Once you’ve decided to buy a watch or a piece of jewelry, your next question might be: what type of metal suits me? There is a lot of advice out there about skin tones and being a “cool” or “warm” color, but your decision should be based more on what appeals to you and your price range.
Platinum, the most rare of the precious metals, has a grayish-silver tone. It is a very hard metal, measuring 4.5 on the Mohs scale. The platinum used in jewelry and watches is 95% pure. Diamonds are very often set in platinum as its durability provides security. Its neutral color enhances the radiance and fire of diamonds. Platinum is a favorite for engagement rings and wedding bands, with its long-lasting quality a testament to enduring love. Watchmakers choose platinum watch cases most often for their highly-complicated pieces, matching the value of the watch’s movement within, and providing a secure casing for intricate mechanics. Platinum is also a metal prized by some “purist” watch collectors. It can be found in more simple mechanical pieces by top makers, for example, the Patek Philippe Calatrava Ref. 5196, a relatively simple mechanical time-only watch.
The many shades of gold
Gold has fascinated jewelers and watchmakers for centuries. Pure gold is very malleable, so it is usually combined with other metals including silver and copper to enhance its strength and create varying colors. Gold comes in a few different hues and generally two levels of purity. Colors of gold include rose, yellow and white, with some sub-variations in the yellow and rose colorations. Gold can also be found in green and olive shades, but these are rare and generally not commercially available. Gold purity is measured in karats. Most common are 18 karat (75% gold) and 14 karat (58.5% gold).
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The allure of white
White gold is a great backdrop for diamonds, as its white color allows the spectrum of colors in the diamond to shine without interference. White gold jewelry is very popular and is used in setting sapphires and pearls, again, to provide a color-neutral backdrop to further enhance the color of the gemstone.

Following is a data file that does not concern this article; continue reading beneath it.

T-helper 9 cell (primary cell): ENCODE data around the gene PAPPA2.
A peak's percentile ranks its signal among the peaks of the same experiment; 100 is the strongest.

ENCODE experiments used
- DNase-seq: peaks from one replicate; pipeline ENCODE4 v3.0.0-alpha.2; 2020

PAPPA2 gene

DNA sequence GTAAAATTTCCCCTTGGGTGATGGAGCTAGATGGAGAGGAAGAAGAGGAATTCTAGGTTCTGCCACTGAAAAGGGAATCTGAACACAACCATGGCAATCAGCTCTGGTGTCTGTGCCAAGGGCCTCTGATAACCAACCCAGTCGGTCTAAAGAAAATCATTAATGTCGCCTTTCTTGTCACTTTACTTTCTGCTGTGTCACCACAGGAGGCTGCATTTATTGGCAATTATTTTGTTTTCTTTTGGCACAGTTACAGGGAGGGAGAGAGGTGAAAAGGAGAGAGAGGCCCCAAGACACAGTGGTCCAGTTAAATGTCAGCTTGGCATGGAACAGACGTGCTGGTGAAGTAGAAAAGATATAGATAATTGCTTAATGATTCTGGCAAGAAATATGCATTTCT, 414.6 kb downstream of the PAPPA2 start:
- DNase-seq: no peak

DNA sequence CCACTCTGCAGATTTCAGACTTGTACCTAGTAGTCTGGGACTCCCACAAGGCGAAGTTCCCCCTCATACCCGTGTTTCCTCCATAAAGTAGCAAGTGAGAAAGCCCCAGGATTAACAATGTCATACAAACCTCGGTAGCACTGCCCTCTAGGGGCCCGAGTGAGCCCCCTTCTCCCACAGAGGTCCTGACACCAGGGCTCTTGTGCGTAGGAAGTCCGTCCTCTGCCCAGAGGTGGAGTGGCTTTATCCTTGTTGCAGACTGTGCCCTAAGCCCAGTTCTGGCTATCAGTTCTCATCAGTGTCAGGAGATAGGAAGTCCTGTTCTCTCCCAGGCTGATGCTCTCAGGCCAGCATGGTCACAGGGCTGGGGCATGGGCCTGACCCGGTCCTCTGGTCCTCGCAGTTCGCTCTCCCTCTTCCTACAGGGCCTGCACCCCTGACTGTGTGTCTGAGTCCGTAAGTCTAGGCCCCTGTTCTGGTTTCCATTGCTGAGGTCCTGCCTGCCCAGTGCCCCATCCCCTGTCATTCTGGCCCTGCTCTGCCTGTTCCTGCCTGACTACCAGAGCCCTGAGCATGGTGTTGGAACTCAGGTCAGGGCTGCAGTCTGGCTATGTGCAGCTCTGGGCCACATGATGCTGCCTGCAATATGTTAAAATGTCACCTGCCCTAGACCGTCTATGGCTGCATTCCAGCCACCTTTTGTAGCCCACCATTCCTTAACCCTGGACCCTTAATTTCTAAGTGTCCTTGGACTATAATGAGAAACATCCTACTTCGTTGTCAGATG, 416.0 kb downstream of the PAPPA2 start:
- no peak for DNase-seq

In watches, white gold is used for casing precious mechanical movements and setting stones on ladies’ watches. In the 1900’s, high-end Swiss watchmaking companies would never consider putting a high-end mechanical movement in a stainless steel case, as it was not equal to the value of the movement of the watch. Sports watches were the exception: today, many top watchmakers are encasing higher-end mechanical movements in steel, which is much less expensive than gold and can bring the price of a good watch down considerably.
Yellow gold is always popular
Yellow gold has been the most popular and enduring shade of gold, especially in jewelry. Yellow gold chains make beautiful bracelets and necklaces and the variety of designs available are plentiful and would certainly suit any taste. Gold hoop earrings and smaller studs are considered a staple in almost any woman’s jewelry wardrobe.
Yellow gold’s popularity in watches has fluctuated over the decades. Swiss watchmakers favored rose gold for the early men’s pocket and wristwatches. Yellow gold gained a stronger foothold in the early 20th century and seemingly reached its apex in the 1980’s, when a yellow gold Rolex was a major status symbol. A yellow gold watch that is recognized the world over and has stood the test of time is the Cartier Louis Cartier Tank watch, available for both men and women.
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